Charlotte Brontë | Critical Essay by Francis L. Fennell and Monica A. Fennell

This literature criticism consists of approximately 28 pages of analysis & critique of Charlotte Brontë.
This section contains 8,241 words
(approx. 28 pages at 300 words per page)
Buy the Critical Essay by Francis L. Fennell and Monica A. Fennell

SOURCE: Fennell, Francis L., and Monica A. Fennell. “‘Ladies—Loaf Givers’: Food, Women, and Society in the Novels of Charlotte Brontë and George Eliot.” In Keeping the Victorian House: A Collection of Essays, edited by Vanessa D. Dickerson, pp. 235-58. New York: Garland, 1995.

In the following essay, the critics explore the prescribed roles for women in Victorian society involving food preparation and food serving, and the ways in which Brontë and Eliot incorporated those roles into their fiction.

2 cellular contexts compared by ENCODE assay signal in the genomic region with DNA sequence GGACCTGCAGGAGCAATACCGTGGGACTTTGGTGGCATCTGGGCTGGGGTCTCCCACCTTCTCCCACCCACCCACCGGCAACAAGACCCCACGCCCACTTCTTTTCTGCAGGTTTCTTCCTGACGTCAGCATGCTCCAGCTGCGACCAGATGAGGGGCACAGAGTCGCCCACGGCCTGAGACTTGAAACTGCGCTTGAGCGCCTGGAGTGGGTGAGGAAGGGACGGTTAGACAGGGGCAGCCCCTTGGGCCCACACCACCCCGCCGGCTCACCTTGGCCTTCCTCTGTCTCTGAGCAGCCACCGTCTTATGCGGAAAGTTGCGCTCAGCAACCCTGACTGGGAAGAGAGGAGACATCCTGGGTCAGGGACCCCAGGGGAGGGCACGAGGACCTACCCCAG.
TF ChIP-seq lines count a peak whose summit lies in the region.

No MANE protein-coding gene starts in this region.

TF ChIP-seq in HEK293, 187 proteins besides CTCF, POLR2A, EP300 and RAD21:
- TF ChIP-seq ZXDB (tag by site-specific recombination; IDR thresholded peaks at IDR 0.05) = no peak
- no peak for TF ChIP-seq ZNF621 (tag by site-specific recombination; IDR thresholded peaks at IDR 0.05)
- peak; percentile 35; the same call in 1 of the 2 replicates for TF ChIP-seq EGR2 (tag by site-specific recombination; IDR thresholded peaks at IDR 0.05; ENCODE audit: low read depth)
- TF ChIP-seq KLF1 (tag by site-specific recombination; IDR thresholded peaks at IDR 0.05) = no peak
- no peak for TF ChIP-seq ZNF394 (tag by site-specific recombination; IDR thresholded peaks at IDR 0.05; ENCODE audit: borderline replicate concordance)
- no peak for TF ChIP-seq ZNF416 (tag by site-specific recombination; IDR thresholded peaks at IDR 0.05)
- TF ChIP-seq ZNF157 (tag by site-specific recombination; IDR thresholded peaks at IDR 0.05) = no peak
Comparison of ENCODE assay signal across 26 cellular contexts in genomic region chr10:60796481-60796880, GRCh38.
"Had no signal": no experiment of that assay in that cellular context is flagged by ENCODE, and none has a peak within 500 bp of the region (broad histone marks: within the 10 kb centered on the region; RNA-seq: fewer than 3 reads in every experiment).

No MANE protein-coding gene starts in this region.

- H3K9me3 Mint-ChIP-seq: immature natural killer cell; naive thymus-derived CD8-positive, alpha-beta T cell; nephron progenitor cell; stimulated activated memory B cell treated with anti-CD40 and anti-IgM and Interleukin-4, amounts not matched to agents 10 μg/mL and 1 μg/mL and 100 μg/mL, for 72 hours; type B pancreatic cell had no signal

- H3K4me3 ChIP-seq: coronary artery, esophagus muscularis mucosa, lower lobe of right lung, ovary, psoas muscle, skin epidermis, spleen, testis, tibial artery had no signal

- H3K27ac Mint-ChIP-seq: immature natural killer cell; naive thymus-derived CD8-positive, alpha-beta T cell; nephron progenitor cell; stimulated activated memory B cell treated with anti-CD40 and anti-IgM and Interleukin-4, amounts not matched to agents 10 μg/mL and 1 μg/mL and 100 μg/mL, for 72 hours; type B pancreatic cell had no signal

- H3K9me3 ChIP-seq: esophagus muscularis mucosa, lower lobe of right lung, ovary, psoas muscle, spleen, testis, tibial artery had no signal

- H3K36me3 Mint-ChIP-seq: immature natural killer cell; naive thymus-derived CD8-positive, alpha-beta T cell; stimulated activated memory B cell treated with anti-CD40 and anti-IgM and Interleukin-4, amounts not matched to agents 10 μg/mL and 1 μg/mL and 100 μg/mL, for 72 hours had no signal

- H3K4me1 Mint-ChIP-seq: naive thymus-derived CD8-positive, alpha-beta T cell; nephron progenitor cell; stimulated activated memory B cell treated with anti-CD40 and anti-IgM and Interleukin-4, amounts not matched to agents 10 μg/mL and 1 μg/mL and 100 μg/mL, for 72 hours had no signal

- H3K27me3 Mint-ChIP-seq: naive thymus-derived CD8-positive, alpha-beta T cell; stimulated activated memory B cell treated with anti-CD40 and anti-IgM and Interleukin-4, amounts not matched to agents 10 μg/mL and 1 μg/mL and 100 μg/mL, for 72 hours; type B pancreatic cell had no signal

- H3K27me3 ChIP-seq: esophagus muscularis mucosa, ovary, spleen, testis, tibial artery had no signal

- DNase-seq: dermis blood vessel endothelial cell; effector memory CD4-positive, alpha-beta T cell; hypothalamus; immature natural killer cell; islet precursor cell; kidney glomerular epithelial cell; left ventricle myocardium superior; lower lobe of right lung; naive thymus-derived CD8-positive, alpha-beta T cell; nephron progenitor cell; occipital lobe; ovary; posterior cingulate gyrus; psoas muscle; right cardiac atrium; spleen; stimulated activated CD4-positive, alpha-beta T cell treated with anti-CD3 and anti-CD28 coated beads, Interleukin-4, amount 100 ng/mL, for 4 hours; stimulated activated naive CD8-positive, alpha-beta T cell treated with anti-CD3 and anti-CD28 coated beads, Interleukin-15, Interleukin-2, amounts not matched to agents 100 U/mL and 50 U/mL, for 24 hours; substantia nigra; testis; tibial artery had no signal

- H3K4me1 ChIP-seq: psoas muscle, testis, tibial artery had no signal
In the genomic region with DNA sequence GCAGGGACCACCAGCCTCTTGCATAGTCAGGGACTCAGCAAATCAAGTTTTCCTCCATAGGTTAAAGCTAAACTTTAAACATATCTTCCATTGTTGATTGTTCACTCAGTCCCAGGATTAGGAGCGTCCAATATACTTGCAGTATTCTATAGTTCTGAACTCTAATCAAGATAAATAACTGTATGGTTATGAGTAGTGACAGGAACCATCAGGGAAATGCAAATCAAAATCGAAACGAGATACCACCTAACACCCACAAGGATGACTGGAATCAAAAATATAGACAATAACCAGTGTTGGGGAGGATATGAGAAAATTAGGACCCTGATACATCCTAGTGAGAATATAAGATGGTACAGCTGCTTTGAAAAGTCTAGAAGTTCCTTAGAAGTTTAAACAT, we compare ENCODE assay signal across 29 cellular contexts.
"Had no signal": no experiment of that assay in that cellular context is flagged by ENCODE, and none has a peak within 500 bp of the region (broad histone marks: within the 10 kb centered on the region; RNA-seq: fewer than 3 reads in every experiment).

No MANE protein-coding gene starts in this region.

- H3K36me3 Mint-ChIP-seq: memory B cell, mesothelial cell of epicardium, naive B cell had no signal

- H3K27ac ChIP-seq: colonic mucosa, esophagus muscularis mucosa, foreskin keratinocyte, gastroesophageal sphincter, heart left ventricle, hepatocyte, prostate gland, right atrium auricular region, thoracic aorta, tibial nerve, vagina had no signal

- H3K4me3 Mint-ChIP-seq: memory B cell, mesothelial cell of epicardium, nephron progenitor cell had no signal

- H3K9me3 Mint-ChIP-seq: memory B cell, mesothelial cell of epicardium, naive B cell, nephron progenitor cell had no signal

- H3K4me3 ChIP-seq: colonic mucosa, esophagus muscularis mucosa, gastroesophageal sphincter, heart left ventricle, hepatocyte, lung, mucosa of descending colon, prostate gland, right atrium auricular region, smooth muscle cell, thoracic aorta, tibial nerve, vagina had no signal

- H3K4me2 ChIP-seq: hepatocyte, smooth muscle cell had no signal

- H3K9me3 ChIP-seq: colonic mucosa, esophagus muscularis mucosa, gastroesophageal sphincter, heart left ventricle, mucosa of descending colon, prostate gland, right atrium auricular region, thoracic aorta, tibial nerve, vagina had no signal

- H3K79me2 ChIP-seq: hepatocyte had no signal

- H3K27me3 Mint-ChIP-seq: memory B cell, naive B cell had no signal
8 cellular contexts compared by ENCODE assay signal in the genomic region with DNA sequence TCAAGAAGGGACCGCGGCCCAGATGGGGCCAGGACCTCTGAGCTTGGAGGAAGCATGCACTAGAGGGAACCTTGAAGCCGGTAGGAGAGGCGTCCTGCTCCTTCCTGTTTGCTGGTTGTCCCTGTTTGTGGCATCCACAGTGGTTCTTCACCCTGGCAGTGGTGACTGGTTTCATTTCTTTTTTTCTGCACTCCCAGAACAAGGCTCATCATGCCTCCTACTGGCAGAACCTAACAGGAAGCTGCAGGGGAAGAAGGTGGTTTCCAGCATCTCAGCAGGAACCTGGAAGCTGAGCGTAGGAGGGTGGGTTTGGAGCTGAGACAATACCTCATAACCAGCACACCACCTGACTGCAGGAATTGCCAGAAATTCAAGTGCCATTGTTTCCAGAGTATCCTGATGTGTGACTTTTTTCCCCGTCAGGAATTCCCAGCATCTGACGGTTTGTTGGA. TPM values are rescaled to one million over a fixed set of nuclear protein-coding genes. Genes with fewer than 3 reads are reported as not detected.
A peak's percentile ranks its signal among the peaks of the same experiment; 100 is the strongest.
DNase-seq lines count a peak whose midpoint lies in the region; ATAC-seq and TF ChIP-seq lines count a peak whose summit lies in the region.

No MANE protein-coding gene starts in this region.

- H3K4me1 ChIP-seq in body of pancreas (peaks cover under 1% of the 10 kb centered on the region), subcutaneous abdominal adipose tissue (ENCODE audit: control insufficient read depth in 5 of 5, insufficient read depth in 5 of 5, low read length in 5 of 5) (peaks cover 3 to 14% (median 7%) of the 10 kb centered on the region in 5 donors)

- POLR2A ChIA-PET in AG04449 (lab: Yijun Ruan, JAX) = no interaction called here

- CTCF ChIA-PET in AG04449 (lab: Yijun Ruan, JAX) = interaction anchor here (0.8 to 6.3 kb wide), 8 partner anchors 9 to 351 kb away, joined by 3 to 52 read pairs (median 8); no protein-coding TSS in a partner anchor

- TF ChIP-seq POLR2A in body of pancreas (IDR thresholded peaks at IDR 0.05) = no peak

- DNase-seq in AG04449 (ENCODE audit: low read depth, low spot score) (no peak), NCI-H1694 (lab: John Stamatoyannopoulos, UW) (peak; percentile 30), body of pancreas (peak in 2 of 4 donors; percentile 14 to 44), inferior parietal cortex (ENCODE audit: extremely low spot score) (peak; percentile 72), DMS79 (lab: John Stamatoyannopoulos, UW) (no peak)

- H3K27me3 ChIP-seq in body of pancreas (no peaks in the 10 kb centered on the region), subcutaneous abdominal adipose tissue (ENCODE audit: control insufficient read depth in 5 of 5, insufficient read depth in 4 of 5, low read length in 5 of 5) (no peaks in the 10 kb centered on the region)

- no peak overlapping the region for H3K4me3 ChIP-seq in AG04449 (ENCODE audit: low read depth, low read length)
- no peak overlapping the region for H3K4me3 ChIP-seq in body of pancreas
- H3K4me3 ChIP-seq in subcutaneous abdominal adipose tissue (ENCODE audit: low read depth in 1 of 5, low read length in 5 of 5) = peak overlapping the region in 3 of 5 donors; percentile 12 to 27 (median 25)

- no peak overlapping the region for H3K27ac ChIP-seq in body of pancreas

[Cooking] means the knowledge of Medea, and of Circe, and of Calypso, and of Helen, and of Rebekah, and of the Queen of Sheba. It means the knowledge of all herbs, and fruits, and balms, and spices; and of all that is healing and sweet in the fields and groves, and...

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This section contains 8,241 words
(approx. 28 pages at 300 words per page)
Buy the Critical Essay by Francis L. Fennell and Monica A. Fennell
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Literature Criticism Series
Critical Essay by Francis L. Fennell and Monica A. Fennell from Literature Criticism Series. ©2005-2006 Thomson Gale, a part of the Thomson Corporation. All rights reserved.
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